Drive from Skaneateles to Buffalo/Niagra Falls. Possibly Park car on Buffalo side(?) and walk over to Canadian side for the better view(Will need to make sure I have the right documentation with me etc(Is it worth staying on the Canadian side for the 2 days here?, and I suppose this will be one of the most expensive accomodation nights)

    Day 9
    Drive, total time: 3 Hours 23 Minutes
    Driving from Buffalo to National Soaring Museum and then Taughannock Falls State Park. Staying the night at Taughannock Falls State Park

    Day 10
    Drive, total time: 4 hours 19 Minutes
    Drive from Taughannock Falls State Park to JFK/Drop car off. I am planning on booking a return flight out of JFK hopefully for the evening after 9PM so this gives me time to also stop off for lunch somewhere on the way down.

  7. #17
    Join Date
    Mar 2005
    Tucson, AZ

    Default Back Up - Now!

    I'm sorry, but your plan starts out bad and will put you behind the curve for the rest of your trip. Look carefully and objectively at Day 1. You plan to wake up; get organized; drive two hours (at least) to Heathrow; spend a couple of hours (again, at least) getting checked-in, through security and boarded; fly eight-and-a-half hours to JFK; deplane and collect your luggage; pick up your car hire; drive (on the 'wrong' side of the road) two-and-a-half hours to Orient Point; wait for the ferry and then take another hour-and-a-half to cross over to New London; and finally drive another two-and-a-half hours to Portsmouth. Rounding those times a bit and allowing for inevitable delays and hiccups, you're planning on going for 21 hours straight! That is simply not going to happen. Period. Full Stop.

    As you plan you need to keep two things in mind. the first is human physiology. We have evolved to work best on eight hours of sleep a night, and to be awake for only 16 hours a day. Yes, you can force yourself to stay up a bit longer, but your senses, reaction times, and mental acuity all start to suffer severely after about 12-15 hours. You are putting yourself, and more importantly countless others, at risk by trying to push a two-ton vehicle down the road at highway speed in such a sleep-deprived state.

    Secondly, and you will see this repeated often in these forums, the drive times that you're getting from mapping software are a total joke with almost no basis in reality. Google Maps and other such software simply take the number of miles driven and divide that by the speed limit to get their estimates. They make no allowance for traffic, stop signs or lights, food stops, bathroom breaks, anything. Plan for every drive segment to take 25% or more longer than your computer program is telling you. Failure to do so could cost you dearly, especially on your final day where being late for your flight back to England (and JFK is notoriously slow to get through) could result in forfeiting your already purchased ticket and having to buy another, full cost, one-way ticket home - the next day - thus missing work.

    As I warned you in one of my first responses to you, this area is one "that you might be able to ten days, but it would be a bit rushed. Skipping a few and spending more time in those areas that really appeal to you would make this an eminently enjoyable trip." Since then, you've made the trip longer rather than shorter. It's time to go back over your plans and please take some stuff stuff out.

    Last edited by AZBuck; 02-15-2019 at 10:09 PM.

  8. Default

    Thank you for the feedback.
    Sorry I've not replied as of yet. Just finding it very difficult to plan this trip.
    If I cut down the places I DONT really want to see then I'm left with over 3 days leftover that I have no plans for.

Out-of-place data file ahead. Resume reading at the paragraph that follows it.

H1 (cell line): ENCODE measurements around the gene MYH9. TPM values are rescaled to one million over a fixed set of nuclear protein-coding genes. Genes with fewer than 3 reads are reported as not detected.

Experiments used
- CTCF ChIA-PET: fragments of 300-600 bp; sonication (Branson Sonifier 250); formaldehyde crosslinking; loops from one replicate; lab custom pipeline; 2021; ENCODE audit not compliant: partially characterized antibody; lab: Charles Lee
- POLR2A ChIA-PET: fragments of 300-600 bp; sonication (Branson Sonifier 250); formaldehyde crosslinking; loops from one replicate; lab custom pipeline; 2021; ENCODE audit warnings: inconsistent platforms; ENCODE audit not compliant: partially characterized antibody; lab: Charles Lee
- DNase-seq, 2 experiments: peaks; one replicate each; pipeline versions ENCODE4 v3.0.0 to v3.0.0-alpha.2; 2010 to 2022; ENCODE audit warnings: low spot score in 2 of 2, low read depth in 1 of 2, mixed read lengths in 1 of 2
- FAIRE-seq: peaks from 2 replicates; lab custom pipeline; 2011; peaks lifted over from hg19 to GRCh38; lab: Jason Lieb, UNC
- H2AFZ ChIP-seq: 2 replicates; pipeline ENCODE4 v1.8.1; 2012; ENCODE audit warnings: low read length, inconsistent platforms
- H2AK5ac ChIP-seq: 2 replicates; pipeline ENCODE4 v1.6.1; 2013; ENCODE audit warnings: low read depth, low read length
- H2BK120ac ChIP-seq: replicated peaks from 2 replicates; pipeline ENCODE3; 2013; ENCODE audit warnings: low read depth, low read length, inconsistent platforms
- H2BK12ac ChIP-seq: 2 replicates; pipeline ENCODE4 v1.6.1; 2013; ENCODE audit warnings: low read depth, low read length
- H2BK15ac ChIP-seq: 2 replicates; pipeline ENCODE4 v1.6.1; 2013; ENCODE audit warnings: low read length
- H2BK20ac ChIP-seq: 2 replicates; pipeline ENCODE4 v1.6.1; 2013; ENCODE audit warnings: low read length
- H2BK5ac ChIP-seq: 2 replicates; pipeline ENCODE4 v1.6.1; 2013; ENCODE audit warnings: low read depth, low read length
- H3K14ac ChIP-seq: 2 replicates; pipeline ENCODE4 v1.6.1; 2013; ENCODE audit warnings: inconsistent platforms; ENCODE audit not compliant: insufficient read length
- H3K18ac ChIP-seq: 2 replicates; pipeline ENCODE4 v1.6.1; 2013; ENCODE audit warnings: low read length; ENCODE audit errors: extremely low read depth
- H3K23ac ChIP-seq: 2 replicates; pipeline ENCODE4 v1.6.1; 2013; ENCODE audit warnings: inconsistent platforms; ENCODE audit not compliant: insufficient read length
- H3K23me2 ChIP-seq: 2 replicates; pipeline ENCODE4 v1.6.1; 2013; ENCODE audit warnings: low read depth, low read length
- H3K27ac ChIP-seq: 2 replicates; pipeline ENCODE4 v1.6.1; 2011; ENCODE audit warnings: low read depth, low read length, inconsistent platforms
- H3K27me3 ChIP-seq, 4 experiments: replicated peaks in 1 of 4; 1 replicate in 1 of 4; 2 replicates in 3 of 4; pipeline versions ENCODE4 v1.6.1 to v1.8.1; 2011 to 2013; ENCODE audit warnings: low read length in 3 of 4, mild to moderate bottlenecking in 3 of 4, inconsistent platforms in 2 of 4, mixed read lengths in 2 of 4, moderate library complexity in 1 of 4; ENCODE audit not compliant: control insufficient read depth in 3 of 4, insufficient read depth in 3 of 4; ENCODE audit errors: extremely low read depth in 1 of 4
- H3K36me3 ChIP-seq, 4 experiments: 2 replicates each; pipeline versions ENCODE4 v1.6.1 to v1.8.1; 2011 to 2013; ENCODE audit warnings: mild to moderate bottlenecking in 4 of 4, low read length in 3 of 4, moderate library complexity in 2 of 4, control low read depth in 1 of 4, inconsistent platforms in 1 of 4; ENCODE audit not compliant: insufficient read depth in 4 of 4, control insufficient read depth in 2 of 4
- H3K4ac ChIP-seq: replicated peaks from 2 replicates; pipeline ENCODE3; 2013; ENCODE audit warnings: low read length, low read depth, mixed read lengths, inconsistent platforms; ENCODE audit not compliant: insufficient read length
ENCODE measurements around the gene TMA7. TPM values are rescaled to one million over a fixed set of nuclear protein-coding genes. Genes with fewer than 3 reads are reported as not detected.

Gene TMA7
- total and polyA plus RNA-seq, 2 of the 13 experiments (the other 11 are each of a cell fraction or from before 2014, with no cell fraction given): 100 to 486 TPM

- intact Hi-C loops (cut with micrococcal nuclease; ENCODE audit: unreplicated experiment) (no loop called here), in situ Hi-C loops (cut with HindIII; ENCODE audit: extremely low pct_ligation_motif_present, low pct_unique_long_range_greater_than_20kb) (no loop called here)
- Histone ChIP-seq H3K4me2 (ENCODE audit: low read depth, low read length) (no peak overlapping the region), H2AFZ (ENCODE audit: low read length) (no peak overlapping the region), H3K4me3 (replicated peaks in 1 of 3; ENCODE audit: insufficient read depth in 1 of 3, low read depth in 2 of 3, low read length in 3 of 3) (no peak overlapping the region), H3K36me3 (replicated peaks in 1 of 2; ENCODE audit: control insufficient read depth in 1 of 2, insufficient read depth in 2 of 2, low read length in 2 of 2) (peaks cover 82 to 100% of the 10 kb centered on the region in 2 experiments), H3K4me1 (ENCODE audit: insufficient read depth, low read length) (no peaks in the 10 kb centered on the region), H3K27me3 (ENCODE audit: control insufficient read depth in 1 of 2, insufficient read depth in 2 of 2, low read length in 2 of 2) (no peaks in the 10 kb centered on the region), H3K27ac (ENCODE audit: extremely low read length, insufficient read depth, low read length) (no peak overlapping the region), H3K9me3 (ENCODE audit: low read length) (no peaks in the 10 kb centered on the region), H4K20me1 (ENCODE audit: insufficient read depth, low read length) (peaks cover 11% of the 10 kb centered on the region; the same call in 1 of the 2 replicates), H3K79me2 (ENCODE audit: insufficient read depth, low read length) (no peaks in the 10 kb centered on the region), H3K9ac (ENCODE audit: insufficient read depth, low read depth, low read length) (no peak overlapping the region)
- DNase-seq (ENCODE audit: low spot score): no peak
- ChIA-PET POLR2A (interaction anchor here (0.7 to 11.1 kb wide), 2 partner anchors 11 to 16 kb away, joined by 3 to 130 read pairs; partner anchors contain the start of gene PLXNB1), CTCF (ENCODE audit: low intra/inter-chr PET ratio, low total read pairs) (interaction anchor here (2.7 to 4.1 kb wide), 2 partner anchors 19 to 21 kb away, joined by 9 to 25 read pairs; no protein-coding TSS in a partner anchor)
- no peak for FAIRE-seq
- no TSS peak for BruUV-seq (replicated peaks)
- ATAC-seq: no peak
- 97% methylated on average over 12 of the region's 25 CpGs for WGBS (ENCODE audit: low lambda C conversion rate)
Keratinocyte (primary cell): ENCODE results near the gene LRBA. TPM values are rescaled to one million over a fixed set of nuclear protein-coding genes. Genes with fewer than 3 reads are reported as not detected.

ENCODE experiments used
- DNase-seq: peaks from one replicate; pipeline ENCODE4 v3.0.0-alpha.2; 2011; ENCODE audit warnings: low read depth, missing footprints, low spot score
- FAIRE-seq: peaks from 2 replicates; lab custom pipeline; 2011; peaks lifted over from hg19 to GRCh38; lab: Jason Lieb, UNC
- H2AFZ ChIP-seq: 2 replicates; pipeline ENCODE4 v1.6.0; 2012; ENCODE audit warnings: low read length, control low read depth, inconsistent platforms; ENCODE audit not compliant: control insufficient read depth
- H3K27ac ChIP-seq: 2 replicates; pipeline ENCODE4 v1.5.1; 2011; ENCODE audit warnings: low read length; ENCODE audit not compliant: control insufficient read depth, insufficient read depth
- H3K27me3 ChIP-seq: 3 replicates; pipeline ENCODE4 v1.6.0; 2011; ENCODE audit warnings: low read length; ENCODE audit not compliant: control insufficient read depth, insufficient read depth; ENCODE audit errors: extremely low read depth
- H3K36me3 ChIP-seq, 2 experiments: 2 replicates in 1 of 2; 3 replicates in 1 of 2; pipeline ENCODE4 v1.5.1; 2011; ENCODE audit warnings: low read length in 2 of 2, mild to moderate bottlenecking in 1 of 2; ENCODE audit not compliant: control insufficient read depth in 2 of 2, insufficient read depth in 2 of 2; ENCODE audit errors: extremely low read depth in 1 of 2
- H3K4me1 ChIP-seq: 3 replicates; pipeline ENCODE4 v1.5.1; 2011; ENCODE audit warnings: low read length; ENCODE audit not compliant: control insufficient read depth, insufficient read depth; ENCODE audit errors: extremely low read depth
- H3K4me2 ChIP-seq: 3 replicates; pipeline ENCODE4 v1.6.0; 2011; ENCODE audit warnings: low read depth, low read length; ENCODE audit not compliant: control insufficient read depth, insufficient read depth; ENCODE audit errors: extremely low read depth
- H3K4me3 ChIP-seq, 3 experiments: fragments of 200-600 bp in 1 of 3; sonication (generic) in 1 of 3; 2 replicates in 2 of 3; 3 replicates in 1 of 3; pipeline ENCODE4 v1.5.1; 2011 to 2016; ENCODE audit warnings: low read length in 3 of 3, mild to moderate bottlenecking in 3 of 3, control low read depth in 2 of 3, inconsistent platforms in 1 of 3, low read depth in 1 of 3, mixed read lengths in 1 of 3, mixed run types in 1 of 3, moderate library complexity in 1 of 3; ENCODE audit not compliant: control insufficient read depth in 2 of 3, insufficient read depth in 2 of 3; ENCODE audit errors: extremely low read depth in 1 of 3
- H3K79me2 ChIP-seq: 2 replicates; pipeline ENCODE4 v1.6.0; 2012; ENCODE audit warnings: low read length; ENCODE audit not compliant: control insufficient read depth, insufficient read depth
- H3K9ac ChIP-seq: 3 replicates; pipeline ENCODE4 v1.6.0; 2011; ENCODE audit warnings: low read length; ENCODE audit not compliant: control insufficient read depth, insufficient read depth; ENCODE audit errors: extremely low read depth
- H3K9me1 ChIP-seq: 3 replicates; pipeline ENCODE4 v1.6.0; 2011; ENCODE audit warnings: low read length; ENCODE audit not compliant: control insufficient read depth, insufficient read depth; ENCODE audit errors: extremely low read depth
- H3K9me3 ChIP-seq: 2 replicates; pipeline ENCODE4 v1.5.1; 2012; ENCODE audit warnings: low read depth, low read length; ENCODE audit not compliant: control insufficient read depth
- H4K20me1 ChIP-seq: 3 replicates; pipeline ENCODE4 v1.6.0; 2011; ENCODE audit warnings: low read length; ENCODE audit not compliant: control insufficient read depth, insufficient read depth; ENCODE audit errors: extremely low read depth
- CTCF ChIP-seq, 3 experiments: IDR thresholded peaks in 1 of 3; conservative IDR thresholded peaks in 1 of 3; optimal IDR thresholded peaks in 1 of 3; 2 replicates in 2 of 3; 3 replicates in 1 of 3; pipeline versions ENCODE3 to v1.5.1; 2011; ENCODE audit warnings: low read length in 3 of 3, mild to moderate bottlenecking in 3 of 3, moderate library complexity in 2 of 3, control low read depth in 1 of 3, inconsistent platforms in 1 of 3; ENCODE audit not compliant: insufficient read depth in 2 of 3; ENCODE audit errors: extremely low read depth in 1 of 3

I'm considering possibly cutting it all out and just making a trip from NYC > Niagra as that seems a lot more simpler - but I think I'll go away and take some time to think about it.

    I don't buy tickets till the end of the month so I've got a week or so to think exactly what I wantr to do.
    Last edited by AZBuck; 02-17-2019 at 09:17 AM. Reason: quote of entire previous post removed

  9. #19
    Join Date
    Jan 1998
    Las Vegas, Nevada

    Default How the 25% rule actually works

    Quote Originally Posted by AZBuck View Post
    ...Google Maps and other such software simply take the number of miles driven and divide that by the speed limit to get their estimates. They make no allowance for traffic, stop signs or lights, food stops, bathroom breaks, anything. Plan for every drive segment to take 25% or more longer than your computer program is telling you.
    Having been involved with beta testing of mapping software since the dawn of time.. I just want to clarify how those time estimates are derived. Google Maps and their estimated time of driving when referencing a particular segment are time-specific (where they have sufficient data collection points). So, what this means is if the route being viewed covers only urban areas where they have installed data collection points, the time shown to drive from point A to point B can be pretty darn realistic. Again for shorter distances, they do factor in traffic flow, construction, weather and other impediments for travel. I've spend hundreds of hours checking estimated travel rates in key American cities and as long as the distances are short enough (less than 40 miles) the stated driving times are remarkably accurate. Because these times are generated on the fly based on the users javacript settings in their browsers, the time duration specified expires seconds after the viewer loads it.

    One of the ironies of this data collection process is that when we use the Google Maps database to create the routes in the RTA Library Map collection -- if at the second that we load that data, the route is closed due construction, snow, flooding or accidents -- Google Maps prevents us from using that route in our maps -- because in "Google's Mind" that road is not available "forever".

    To overcome this logical data error -- we have adopted the 25% rule on RTA. That is, we recommend that users always add at least 25% time to the time estimates in Google Maps. Sometimes that is not even close enough to actual. Case in point, if you were to look at a RTA Library Map for US-50 in California's Sierra Nevada mountains in the summer (dry roads) and compare it with conditions today you would need to factor in, at the minimum an increase in time of nearly 65%. In the summertime most personal vehicles can average 65 mph along most of that road. Today, drivers covering the same stretch of road would be thrilled to be able to average more than 23 mph.